In July my mom and I went to her hometown of Gary, Indiana for a cousin’s wedding, and were able to spend a morning in Chicago. We stopped at Little Goat Diner for an insanely rich and delicious breakfast and followed that up with a long walk in the Garfield Park Conservatory. Later that weekend we visited the property my mom grew up on in Miller Beach. The little white house is gone with a new, big one in its place, but the white picket fence my Grandpa built still goes around the back of the property. I know this because my mom and I wandered into their backyard from the beach, and peeked around a bit. The trees and grass my Grandpa planted were still there, (he called the backyard ‘Schafer Park’ and even made a little sign that hung on a tree there for decades), the whole place looked so vibrantly green and beautiful, with the trees opening out onto the dunes at the back of the yard. The dune grass thickly covered all the hills of sand around the beach completely, and when they blew in the wind it almost looked like waves on water.
It was a bright but slightly overcast day, and so the blue-grey of Lake Michigan just kind of melted into the sky at the horizon line. The beach was completely empty except for one woman we passed walking her dog, which was strange considering how nice the weather was for a summer morning and how huge the beach is. But the surrounding towns of Miller & Gary have had a rough time since the steel mills closed down so the populations have steadily declined. It was eerily peaceful out, beautiful and calm in kind of a lonely way. I want to go back and visit more of Indiana with my mom on another trip, drive down to Gas City in southern Indiana and see where my Grandpa grew up, and go to the offices in Chicago where my Grandmother’s parents had their ‘Hungarian Family Hour’ radio show back in the day when they first immigrated to the states. There’s always so much to do and so little time, but I will make it happen, if only to have another trip with my mom since we had so much fun together in our short 3-day getaway.
Later in the summer, Jeremy and I stayed on a houseboat in Tacoma, Washington for our first wedding anniversary. We drove up into Seattle on Saturday and wandered around Capitol Hill, stopping at Tallulah’s for brunch and then popping into Cone & Steiner general store for a bottle of northwest wine to enjoy later in the weekend. From there we drove over to the Ballard area where I spent an excessive amount of time at the Palm Room nursery oohing and aaahing over their selection of stag horn ferns and air plants until Jeremy gave me the side eye and I knew I was pushing it. From there we wandered around the plethora of funky vintage shops in the area, and had the best happy hour ever at Moshi Moshi Sushi. The next day we drove up to Whidbey Island, a small island in northern Washington that forces you to cross a terrifyingly beautiful bridge to enter it by car, otherwise you can take the ferry. The beaches there were ridiculously full of clams, shells littered the coastline where the seagulls had been having their go of it, and you could *hear* the bubbling under the sand of the clams breathing.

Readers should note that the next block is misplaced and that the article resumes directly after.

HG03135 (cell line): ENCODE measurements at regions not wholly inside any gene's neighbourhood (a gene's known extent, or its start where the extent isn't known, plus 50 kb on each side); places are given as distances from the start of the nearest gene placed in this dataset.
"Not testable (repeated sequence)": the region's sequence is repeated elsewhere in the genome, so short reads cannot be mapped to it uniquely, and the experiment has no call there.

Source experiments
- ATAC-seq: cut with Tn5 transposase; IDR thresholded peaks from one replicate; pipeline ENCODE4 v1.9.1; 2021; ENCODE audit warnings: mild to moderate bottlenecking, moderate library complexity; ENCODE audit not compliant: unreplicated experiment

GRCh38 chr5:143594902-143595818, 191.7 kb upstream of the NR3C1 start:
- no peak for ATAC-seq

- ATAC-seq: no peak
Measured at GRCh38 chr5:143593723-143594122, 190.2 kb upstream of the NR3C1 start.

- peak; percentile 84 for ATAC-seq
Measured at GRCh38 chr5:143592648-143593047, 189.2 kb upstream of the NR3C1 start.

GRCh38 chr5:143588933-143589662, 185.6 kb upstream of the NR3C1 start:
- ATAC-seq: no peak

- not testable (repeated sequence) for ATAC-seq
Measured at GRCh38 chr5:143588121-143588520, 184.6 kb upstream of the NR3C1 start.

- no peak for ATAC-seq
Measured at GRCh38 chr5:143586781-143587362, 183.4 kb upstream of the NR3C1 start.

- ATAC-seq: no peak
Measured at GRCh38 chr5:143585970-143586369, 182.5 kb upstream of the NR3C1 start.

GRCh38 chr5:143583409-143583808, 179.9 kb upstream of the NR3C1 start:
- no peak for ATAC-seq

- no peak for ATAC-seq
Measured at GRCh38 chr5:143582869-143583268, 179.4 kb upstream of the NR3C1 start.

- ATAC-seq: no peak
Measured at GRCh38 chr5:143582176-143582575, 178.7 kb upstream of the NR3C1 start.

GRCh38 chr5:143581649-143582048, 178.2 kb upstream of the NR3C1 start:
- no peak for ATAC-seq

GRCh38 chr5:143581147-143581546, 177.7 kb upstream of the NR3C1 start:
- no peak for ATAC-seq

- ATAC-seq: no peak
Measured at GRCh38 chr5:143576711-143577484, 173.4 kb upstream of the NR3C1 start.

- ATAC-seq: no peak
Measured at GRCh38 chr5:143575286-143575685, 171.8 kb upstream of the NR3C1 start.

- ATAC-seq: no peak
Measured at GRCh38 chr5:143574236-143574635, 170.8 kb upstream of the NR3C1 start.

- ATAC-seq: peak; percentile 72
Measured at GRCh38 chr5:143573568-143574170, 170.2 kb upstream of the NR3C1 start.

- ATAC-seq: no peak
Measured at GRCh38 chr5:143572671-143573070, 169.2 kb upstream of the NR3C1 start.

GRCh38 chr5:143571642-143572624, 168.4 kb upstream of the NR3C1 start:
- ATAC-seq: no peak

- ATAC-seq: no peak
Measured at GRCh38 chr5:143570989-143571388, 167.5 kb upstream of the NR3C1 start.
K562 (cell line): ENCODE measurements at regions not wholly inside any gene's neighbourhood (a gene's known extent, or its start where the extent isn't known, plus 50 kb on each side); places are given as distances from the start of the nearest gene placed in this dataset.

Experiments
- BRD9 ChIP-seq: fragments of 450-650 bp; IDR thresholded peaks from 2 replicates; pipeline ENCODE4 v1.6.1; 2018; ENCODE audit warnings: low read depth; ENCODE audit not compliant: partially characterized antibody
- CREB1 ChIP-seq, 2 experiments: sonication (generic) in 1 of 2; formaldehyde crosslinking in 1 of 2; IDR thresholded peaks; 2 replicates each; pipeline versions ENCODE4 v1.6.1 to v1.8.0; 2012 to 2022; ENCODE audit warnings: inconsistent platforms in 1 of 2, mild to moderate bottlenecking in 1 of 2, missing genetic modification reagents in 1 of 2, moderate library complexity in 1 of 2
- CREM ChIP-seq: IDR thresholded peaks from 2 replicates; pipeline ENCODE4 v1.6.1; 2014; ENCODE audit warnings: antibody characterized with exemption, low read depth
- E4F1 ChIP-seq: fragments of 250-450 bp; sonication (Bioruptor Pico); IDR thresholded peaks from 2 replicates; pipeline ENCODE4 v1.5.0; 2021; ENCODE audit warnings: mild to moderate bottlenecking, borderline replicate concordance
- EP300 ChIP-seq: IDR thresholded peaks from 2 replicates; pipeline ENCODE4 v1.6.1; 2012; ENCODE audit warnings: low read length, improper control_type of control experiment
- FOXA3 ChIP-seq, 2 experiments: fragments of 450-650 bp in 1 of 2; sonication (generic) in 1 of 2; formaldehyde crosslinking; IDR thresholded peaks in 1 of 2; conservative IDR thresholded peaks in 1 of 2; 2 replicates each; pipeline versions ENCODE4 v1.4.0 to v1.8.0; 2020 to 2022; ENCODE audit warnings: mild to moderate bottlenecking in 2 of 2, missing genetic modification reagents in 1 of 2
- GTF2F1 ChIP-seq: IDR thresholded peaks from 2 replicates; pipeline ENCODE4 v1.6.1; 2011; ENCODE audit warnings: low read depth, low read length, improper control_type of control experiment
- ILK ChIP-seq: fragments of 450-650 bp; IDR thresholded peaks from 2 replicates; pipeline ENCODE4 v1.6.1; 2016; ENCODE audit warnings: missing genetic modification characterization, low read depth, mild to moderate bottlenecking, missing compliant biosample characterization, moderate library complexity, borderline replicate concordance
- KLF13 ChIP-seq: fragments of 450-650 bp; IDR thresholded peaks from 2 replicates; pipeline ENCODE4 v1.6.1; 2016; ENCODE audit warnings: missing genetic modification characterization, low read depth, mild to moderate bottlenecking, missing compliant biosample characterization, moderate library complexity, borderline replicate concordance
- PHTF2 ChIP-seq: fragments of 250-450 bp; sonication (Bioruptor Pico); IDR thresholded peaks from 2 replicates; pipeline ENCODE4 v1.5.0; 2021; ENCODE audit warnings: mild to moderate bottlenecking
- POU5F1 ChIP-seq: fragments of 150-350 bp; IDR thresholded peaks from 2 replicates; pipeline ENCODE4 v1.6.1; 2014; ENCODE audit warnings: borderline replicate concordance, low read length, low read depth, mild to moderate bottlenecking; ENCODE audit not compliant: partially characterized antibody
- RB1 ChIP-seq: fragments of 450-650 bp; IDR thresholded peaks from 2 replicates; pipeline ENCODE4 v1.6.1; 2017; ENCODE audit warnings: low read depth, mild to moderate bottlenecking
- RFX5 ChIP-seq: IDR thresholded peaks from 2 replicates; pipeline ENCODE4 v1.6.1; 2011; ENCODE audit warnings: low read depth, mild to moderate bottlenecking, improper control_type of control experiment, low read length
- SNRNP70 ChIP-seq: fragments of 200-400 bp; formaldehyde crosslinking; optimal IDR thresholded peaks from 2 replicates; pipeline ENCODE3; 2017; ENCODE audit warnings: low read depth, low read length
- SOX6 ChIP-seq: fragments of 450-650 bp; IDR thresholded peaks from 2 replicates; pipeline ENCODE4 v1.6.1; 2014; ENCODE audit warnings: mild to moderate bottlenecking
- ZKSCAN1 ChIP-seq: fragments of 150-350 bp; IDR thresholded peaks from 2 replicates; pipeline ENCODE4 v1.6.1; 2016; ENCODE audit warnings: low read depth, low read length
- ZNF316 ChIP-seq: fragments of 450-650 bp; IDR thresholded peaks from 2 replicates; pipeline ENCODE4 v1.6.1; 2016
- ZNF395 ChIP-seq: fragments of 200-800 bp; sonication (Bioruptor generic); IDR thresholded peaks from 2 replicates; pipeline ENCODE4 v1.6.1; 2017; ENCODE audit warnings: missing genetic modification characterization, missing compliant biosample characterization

After a bit of seashell foraging, we headed over to the Whidby Island Distillery, where the most elusive and delicious berry liquor in the world is made. They currently make three varieties, loganberry, blackberry, and raspberry. They’re all delicious, but their award-winning loganberry liquor is the one they’re famous for. Loganberry is a fruit native to Washington that’s essentially a blackberry raspberry cross. All the berries they use for their liquors come from local farmers, and they distill northwest brandy to make the liquor. Unfortunately for most of us, current distillery laws in the US prohibit small-batch distillers from being able to sell their product out of state unless they can afford to stock & sell their product in *every* state, which most of them can’t, so it keeps the market monopoly for big liquor brands going. The laws for microbreweries actually used to be that strict too, up until a few years ago when they changed it and delicious microbrews started appearing on chain grocery shelves along with the big name brands. So basically, you can only get Whidbey Island Distillery liquors if you are in Washington. But hopefully that will change soon like the laws for microbreweries did.
For dinner we headed back into the city and had the most insanely delicious meal at Ethan Stowell’s new restaurant, mkt. With a cozy and intimate feel, it only seats 28 people and the seating is arranged around the open kitchen, so you can see the chefs at work and smell all the food in the air. The menu changes seasonally and takes advantage of the tasty farms local to the Seattle area, so things like seared duck breast in a huckleberry & juniper glaze pop out at you from the menu. Yes, I ordered that and it was so so so so good. I’m heading back to Seattle in a few weeks with Christiann from Portland Fresh and I’m hoping we can make a stop over there again so I can peek at their winter menu and eat eat eat. If you have any other Seattle eatery recommendations feel free to throw them my way, for now I’m going to leave you with these summery photos. Only a few more months until spring!